The Cupola

In the sky is a castle, built in free fall, brick-by-brick, where the sun rises and sets every ninety minutes. The castle derives its energy from sunlight and recycles its water. Sealed against a vacuum, its inhabitants float and glide through its passageways and gaze down at Earth through its expansive cupola.

In an earlier age, the castle would be the magic of legend, but in ours, it’s the International Space Station. Assembled in low Earth orbit, its unique microgravity laboratories are powered by giant solar electric panels that rotate like windmills to track the sun. Arguably the most complex engineering project ever accomplished, the ISS is a model for international cooperation, where former cold-war enemies live and work together.

Astronaut Tracy Caldwell Dyson gazes down at Earth from the cupola onboard the International Space Station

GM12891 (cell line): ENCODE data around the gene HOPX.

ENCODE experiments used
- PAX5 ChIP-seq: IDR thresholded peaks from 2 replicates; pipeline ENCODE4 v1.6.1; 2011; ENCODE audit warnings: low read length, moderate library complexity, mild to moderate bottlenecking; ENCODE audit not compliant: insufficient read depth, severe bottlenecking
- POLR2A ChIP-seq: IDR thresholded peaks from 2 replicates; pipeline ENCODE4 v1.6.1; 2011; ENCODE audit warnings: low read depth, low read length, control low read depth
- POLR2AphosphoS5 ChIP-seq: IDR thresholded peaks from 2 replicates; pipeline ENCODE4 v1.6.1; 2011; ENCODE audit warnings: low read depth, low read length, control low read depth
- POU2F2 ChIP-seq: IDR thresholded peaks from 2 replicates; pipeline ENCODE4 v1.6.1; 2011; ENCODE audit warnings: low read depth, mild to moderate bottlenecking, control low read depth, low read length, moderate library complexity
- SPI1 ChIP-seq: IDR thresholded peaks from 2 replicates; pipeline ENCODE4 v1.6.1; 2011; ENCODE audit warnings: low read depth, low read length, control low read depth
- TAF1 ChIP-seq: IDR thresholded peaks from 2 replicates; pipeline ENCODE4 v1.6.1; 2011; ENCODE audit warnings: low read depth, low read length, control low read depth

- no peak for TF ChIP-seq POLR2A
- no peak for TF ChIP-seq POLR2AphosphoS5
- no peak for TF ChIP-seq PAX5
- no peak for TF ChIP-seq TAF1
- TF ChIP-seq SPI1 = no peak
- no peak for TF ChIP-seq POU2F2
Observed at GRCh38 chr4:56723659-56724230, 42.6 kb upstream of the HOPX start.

Astronaut Tracy Caldwell Dyson gazes down at Earth from the International Space Station’s cupola

About John F. Lindner

John F. Lindner was born in Sleepy Hollow, New York, and educated at the University of Vermont and Caltech. He is an emeritus professor of physics and astronomy at The College of Wooster and a visiting professor at North Carolina State University. He has enjoyed multiple yearlong sabbaticals at Georgia Tech, University of Portland, University of Hawai'i, and NCSU. His research interests include nonlinear dynamics, celestial mechanics, and neural networks.
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